Apple 2.0

Covering the business that Steve Jobs built

Steve Jobs: The Playboy interview

November 20, 2010: 1:38 PM ET

The magazine has re-released the piece it published in early 1985, just before Jobs was fired

Source: Playboy

Relations between Steve Jobs and John Sculley were already deteriorating when Jobs, then 29, sat down for a long interview with Playboy. The story was published in the magazine's February issue. Three months later, Sculley relieved Apple's co-founder of his duties as head of the Mac division.

Jobs puts on a brave face, but you get a feeling toward the end of the interview that he sensed his days at Apple (AAPL) might be numbered.

JOBS: There's an old Hindu saying that comes into my mind occasionally: "For the first 30 years of your life, you make your habits. For the last 30 years of your life, your habits make you." As I'm going to be 30 in February, the thought has crossed my mind.

PLAYBOY: And?

JOBS: And I'm not sure. I'll always stay connected with Apple. I hope that throughout my life I'll sort of have the thread of my life and the thread of Apple weave in and out of each other, like a tapestry. There may be a few years when I'm not there, but I'll always come back. And that's what I may try to do.

The key thing to remember about me is that I'm still a student. I'm still in boot camp. If anyone is reading any of my thoughts, I'd keep that in mind. Don't take it all too seriously. If you want to live your life in a creative way, as an artist, you have to not look back too much. You have to be willing to take whatever you've done and whoever you were and throw them away. What are we, anyway? Most of what we think we are is just a collection of likes and dislikes, habits, patterns. At the core of what we are is our values, and what decisions and actions we make reflect those values. That is why it's hard doing interviews and being visible: As you are growing and changing, the more the outside world tries to reinforce an image of you that it thinks you are, the harder it is to continue to be an artist, which is why a lot of times, artists have to go, "Bye. I have to go. I'm going crazy and I'm getting out of here." And they go and hibernate somewhere. Maybe later they re-emerge a little differently.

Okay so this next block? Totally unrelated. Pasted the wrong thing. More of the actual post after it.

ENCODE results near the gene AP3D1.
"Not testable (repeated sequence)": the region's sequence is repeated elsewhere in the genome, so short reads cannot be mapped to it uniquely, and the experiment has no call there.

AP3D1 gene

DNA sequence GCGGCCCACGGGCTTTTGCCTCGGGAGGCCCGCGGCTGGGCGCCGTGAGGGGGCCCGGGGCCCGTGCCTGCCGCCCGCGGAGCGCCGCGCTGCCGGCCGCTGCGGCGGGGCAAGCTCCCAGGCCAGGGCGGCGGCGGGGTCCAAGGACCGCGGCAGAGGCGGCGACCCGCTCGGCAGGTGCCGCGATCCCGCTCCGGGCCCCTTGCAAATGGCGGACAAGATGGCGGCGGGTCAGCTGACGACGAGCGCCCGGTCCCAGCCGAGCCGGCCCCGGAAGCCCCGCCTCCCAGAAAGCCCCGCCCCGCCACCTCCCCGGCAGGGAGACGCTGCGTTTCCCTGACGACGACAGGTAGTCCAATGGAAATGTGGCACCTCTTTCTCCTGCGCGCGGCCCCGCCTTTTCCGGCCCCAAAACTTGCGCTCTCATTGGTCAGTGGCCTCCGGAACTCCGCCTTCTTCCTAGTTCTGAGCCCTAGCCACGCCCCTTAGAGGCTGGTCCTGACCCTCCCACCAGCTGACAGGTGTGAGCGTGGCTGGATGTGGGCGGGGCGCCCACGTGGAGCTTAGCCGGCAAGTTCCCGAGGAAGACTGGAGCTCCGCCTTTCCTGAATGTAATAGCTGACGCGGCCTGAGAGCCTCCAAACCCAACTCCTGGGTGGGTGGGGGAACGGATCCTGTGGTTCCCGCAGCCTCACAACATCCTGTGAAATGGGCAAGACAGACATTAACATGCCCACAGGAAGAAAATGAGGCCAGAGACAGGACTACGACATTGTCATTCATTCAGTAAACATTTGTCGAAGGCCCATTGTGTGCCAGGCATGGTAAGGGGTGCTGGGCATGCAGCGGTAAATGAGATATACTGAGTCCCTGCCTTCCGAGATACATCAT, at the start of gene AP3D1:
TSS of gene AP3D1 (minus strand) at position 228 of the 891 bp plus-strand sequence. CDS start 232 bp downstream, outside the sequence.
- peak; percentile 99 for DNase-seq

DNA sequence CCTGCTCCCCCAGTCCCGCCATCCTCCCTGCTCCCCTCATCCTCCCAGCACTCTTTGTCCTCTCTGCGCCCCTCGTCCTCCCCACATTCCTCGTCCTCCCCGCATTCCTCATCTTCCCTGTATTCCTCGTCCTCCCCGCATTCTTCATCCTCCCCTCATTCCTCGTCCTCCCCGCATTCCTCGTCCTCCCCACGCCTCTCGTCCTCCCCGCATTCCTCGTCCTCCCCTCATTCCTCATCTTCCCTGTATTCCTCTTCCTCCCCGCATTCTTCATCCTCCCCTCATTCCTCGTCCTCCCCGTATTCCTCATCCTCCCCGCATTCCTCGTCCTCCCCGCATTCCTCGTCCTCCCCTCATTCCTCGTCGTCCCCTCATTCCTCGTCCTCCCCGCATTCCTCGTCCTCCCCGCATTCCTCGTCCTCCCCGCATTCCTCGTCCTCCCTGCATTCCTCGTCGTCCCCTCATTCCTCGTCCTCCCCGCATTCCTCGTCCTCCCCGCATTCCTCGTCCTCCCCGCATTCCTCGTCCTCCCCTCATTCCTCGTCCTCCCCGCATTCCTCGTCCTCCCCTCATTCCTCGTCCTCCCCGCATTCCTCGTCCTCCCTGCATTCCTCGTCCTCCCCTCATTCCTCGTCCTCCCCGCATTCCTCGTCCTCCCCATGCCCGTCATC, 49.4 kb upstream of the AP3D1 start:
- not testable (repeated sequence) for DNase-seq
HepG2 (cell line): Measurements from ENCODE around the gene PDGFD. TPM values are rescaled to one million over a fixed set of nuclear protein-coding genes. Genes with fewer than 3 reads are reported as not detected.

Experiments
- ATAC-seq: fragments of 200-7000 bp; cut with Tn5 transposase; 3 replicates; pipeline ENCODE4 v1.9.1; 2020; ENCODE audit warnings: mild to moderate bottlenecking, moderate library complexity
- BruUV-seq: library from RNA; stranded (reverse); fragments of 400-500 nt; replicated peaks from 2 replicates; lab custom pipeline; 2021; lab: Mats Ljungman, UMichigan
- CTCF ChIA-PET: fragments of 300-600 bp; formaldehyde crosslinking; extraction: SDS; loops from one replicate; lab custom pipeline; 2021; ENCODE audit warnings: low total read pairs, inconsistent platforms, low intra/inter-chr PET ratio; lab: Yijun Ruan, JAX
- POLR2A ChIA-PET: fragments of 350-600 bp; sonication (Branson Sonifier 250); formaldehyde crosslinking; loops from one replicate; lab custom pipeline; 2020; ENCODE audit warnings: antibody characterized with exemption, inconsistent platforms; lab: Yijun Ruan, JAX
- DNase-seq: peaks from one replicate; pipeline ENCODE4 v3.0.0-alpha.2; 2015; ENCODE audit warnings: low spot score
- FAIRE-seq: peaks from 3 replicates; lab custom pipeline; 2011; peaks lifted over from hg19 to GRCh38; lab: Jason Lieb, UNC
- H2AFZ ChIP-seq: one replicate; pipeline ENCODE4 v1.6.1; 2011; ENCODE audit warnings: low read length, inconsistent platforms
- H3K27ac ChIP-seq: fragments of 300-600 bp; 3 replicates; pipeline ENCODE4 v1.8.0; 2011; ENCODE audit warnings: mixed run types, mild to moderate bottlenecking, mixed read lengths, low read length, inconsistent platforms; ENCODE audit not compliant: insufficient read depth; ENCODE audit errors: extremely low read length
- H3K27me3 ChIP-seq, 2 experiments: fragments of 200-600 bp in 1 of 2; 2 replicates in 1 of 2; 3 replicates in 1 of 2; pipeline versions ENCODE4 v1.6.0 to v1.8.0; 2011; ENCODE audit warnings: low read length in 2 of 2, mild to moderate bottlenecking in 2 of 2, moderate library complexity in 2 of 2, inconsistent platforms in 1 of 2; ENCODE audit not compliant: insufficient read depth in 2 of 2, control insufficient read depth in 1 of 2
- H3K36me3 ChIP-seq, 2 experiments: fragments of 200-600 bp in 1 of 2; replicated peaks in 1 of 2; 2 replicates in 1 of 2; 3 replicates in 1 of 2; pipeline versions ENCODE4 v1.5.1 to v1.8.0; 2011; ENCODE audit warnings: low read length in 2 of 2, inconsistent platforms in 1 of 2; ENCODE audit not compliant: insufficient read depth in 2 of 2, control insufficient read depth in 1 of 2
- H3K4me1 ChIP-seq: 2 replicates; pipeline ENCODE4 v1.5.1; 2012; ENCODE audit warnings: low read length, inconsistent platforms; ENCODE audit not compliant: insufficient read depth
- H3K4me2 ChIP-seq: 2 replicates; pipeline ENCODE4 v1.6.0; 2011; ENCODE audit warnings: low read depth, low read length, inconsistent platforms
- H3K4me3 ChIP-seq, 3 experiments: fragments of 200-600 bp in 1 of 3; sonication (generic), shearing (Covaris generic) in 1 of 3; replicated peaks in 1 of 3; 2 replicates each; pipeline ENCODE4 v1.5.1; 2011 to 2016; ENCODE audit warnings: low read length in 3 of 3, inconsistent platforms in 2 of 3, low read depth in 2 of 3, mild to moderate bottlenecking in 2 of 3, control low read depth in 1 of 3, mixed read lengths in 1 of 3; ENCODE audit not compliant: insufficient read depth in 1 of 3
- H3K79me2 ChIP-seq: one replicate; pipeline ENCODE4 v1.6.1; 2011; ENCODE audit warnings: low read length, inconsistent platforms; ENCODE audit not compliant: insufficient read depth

You can read the rest of the interview here. Its preceded by a long preamble that describes Apple as a "giant firm with 1.4 billion dollars in revenues in 1984." Apple's revenues in 2010 topped $65 billion.

Below: Jobs explains how a computer works in terms a 1985-era Playboy reader can understand.

PLAYBOY: Maybe we should pause and get your definition of what a computer is. How do they work?

JOBS: Computers are actually pretty simple. We're sitting here on a bench in this cafe [for this part of the Interview]. Let's assume that you understood only the most rudimentary of directions and you asked how to find the rest room. I would have to describe it to you in very specific and precise instructions. I might say, "Scoot sideways two meters off the bench. Stand erect. Lift left foot. Bend left knee until it is horizontal. Extend left foot and shift weight 300 centimeters forward ..." and on and on. If you could interpret all those instructions 100 times faster than any other person in this cafe, you would appear to be a magician: You could run over and grab a milk shake and bring it back and set it on the table and snap your fingers, and I'd think you made the milk shake appear, because it was so fast relative to my perception. That's exactly what a computer does. It takes these very, very simple-minded instructions—"Go fetch a number, add it to this number, put the result there, perceive if it's greater than this other number"—but executes them at a rate of, let's say, 1,000,000 per second. At 1,000,000 per second, the results appear to be magic.

That's a simple explanation, and the point is that people really don't have to understand how computers work. Most people have no concept of how an automatic transmission works, yet they know how to drive a car. You don't have to study physics to understand the laws of motion to drive a car. You don't have to understand any of this stuff to use Macintosh—but you asked [laughs].

[Follow Philip Elmer-DeWitt on Twitter @philiped]

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About This Author
Philip Elmer-Dewitt
Philip Elmer-DeWitt
Editor, Apple 2.0, Fortune

Philip Elmer-DeWitt has been following Apple since 1982, first for Time Magazine, and now on the Web for Fortune.com.

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